Research Subjects: Biographies


Pedro Caro y Sureda, 3rd Marquis of la Romana

By: Jose Manuel Rodriguez

Born at Palma de Mallorca (Balearic Islands) on  October 2nd, 1761, of noble family. At the age of ten he and his brother José were sent to Trinity College in Lyon, reputed as the best European college of  the time.

When his father died, his merits induced King Charles III to appoint the two brothers as cadets of the Royal Navy on July 7th, 1775. Pedro studied Hebrew and Mathematics at Salamanca University, and afterwards, humanities and arts at the Seminario de Nobles in Madrid (this Seminario was the college where the sons of nobility were trained before occupying the highest places in the Spanish administration). Having ended his studies, he was sent to the naval base at Cartagena in 1778.

At Cartagena Pedro was promoted to alferez de fragata (ensign) and aide to General Ventura Moreno. When, in 1779, Spain and Great Britain went to war (the British had attacked some Spanish bases in America as they thought the Continental rebels used those ports as source of supplies) the king ordered an attack to retake the island of Minorca (in British hands since 1763). A fleet of 73 transport vessels and a small escort, with 8,000 soldiers on board, was dispatched to the island. The land forces were under the command of General Ventura Moreno, and so the young Pedro was attached to him. On February 5th, 1781, the last British post, the castle of San Felipe, surrendered (one of the leaders of the last attack was Colonel Ventura Caro, uncle of the young Pedro) and Minorca returned to Spanish hands. After this, Pedro was posted to the blockade and siege of Gibraltar.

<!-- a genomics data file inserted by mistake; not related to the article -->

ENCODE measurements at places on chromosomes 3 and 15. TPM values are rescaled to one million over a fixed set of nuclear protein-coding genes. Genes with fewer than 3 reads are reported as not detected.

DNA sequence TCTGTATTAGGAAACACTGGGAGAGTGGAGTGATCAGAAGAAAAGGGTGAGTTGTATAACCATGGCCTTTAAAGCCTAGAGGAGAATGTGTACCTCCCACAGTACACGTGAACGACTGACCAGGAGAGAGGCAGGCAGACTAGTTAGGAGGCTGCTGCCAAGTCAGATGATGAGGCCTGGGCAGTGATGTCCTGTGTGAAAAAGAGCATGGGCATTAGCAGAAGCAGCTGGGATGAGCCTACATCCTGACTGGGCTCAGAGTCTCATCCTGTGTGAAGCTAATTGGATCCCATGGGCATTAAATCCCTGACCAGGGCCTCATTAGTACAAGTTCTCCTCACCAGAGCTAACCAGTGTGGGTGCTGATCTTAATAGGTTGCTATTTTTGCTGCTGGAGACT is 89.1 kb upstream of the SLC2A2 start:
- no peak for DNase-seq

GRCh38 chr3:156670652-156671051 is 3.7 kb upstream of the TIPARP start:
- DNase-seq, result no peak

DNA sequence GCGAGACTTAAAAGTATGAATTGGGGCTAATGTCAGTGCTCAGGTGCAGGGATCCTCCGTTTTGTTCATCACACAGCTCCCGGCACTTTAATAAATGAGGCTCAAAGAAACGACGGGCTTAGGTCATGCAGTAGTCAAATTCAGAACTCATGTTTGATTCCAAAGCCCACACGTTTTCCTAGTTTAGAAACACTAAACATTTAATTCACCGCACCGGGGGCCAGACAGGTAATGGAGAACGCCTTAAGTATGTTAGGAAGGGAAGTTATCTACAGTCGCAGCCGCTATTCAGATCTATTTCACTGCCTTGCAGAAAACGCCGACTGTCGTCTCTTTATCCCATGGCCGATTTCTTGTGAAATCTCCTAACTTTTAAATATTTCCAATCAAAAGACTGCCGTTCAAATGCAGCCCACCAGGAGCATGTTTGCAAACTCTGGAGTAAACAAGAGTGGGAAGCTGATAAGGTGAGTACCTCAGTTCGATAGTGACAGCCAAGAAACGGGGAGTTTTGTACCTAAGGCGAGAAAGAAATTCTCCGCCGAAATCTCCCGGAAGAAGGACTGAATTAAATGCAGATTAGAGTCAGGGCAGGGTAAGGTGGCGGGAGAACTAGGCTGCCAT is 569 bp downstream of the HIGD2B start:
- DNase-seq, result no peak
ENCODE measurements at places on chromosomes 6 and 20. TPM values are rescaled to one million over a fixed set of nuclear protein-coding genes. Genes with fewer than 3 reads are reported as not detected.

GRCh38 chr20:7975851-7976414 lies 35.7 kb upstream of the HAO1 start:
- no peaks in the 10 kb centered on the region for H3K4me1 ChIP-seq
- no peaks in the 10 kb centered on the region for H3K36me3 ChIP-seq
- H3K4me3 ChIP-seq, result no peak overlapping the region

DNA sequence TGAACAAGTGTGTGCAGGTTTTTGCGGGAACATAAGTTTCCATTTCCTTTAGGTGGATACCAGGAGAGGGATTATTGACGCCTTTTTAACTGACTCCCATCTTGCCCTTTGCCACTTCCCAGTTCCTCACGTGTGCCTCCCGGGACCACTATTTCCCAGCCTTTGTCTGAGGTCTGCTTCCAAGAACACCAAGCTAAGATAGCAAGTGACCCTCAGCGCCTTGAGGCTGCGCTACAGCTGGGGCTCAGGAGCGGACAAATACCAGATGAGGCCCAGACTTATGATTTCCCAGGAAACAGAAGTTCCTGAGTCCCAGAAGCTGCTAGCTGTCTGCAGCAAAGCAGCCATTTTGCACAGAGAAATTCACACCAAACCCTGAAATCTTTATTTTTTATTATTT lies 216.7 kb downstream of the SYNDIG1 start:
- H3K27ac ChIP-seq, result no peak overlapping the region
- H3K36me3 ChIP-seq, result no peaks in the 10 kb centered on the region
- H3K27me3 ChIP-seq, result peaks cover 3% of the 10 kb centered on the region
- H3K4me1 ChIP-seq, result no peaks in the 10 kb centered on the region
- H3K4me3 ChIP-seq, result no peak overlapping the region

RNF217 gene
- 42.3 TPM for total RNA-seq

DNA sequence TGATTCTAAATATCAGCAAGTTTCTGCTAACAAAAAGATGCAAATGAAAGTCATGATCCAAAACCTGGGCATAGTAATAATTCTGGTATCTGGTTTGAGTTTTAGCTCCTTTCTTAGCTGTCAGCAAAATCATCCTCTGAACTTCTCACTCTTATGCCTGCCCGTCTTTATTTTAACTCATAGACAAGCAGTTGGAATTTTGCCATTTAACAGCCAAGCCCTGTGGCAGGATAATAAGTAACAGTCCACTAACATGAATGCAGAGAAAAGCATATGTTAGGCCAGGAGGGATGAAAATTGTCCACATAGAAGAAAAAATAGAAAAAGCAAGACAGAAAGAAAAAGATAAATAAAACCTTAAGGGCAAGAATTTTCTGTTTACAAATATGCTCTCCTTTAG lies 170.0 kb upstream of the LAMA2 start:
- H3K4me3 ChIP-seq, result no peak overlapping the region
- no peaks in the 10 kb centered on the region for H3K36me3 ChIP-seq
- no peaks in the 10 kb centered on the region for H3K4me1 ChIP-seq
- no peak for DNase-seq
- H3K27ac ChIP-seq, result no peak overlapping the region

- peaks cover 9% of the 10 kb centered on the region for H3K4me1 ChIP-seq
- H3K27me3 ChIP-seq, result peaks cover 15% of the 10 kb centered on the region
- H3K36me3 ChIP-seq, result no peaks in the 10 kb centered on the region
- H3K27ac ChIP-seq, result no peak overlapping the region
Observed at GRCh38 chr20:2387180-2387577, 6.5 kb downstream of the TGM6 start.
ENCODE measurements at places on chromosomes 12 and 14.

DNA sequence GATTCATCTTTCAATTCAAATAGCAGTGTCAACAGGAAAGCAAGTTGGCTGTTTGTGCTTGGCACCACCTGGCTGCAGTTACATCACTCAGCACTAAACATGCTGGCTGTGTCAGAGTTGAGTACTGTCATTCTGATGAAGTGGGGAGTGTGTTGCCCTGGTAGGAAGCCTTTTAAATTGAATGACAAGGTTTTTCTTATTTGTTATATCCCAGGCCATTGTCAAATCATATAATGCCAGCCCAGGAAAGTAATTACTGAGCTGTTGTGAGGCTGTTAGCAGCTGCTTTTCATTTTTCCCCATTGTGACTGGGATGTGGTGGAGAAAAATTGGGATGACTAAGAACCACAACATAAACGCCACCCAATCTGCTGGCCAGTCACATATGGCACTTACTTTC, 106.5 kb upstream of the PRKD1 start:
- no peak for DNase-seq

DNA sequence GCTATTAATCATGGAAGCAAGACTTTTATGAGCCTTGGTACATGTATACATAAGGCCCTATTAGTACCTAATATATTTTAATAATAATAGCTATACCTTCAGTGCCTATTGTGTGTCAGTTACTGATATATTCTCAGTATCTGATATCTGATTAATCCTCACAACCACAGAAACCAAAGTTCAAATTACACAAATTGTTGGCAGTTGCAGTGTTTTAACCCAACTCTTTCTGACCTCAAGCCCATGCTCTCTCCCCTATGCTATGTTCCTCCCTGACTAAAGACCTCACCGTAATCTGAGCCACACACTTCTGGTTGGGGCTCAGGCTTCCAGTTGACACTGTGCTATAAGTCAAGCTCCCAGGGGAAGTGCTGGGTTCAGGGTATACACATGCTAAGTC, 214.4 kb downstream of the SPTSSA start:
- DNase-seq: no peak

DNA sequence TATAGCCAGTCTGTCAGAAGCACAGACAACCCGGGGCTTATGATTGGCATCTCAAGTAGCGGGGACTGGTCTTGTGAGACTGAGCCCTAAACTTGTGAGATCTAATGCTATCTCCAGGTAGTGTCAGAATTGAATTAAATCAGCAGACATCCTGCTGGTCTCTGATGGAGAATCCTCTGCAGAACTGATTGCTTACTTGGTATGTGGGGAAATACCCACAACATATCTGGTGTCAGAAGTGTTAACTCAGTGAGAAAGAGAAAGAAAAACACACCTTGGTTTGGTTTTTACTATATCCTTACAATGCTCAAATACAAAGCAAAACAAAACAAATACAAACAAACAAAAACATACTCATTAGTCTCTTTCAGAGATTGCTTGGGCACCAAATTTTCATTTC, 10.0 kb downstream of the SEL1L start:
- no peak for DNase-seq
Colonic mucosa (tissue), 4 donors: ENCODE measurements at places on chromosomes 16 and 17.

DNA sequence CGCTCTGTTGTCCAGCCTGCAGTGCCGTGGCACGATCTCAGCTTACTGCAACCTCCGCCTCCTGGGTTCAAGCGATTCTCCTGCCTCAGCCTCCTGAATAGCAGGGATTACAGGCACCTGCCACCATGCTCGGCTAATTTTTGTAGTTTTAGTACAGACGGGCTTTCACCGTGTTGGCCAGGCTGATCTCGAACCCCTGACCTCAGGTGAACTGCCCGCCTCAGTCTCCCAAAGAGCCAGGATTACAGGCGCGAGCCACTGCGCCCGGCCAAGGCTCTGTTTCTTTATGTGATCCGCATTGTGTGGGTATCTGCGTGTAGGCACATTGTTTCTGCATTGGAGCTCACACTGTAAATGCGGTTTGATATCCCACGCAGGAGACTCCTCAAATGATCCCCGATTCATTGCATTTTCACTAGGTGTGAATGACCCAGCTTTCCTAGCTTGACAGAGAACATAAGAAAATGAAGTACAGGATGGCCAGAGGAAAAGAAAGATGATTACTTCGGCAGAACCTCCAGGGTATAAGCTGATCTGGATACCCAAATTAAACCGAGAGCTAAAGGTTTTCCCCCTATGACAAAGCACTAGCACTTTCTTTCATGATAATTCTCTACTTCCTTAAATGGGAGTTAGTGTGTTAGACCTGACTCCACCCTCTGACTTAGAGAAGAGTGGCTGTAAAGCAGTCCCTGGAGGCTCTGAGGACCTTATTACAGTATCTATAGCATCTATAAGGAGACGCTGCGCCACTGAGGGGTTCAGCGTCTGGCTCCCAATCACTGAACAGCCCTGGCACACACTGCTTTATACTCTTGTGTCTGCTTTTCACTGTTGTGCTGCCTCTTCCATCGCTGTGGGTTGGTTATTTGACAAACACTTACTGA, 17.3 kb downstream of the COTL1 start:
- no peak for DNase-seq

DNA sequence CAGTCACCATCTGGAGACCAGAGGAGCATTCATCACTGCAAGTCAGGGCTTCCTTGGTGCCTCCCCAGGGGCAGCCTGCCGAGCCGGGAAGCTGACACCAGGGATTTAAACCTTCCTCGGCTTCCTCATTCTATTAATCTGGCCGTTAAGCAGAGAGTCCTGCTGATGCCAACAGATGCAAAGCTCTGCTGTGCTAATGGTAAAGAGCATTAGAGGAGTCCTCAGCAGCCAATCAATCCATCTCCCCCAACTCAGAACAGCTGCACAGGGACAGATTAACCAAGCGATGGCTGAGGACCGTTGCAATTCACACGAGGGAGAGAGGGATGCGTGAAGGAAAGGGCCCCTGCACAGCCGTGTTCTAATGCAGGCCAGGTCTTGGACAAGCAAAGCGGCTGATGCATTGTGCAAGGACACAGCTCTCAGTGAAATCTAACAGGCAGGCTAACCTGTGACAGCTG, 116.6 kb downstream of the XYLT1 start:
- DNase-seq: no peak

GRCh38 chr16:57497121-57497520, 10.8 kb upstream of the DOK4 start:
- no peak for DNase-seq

After the war ended in 1783, Pedro retired to private life. He settled in Valencia, where he began to establish his fabulous library, one of the biggest and best in Spain. He also recommenced his study of foreign languages. After he was authorized by the king to leave Spain (this points to a possible mission to collect diplomatic intelligence, but there is no evidence of this), he travelled across Europe. He was in Vienna and Berlin (this was where the well-known story supposedly happened: King Frederick of Prussia gave him the music of the “Grenadiers’ March”, which later became the Spanish National Hymn, in exchange for the knowledge of tactics that Frederick had learned from the Spanish Marquis of Santa Cruz de Marcenado; this is an apocryphal tale and most probably untrue). Later he reached Moscow where he supposedly (there is no evidence) met the future Tsar Paul.

When he returned to Spain he also returned to active duty and was posted to America, but he soon returned to Spain. He was promoted to capitan de fragata (Commander) in 1790 under the orders of Admiral Gravina (the head of the Spanish forces at Trafalgar). His duties were mainly in organisation and logistics.

At the outbreak of the war against the French Convention he transferred from the Navy to the Army with the rank of Colonel. He was posted to the command of his uncle, General Ventura Caro, as Commander-in-Chief of an ad-hoc chasseur corps. He was very distinguished as commander of this force, however the war ended in a Spanish defeat. Pedro Caro ended the war as teniente general (Lieutenant-General), but he retired again in 1795 when peace was signed. This time he settled in Alicante with his friend the Count of Lumiares (later known as Prince Pio; he gave his name to a neighbourhood in Madrid). Once again he devoted himself to the study of foreign languages.

In 1802 he returned to active duty again, as he was appointed Captain-General of Catalonia (Captain-General is equivalent to Field-Marshal, but this rank in the case of La Romana does not imply a military office, but both the military and civil command of the region of Catalonia). In 1805 he was assigned to the High War Council as General Director of the Engineers’ Corps.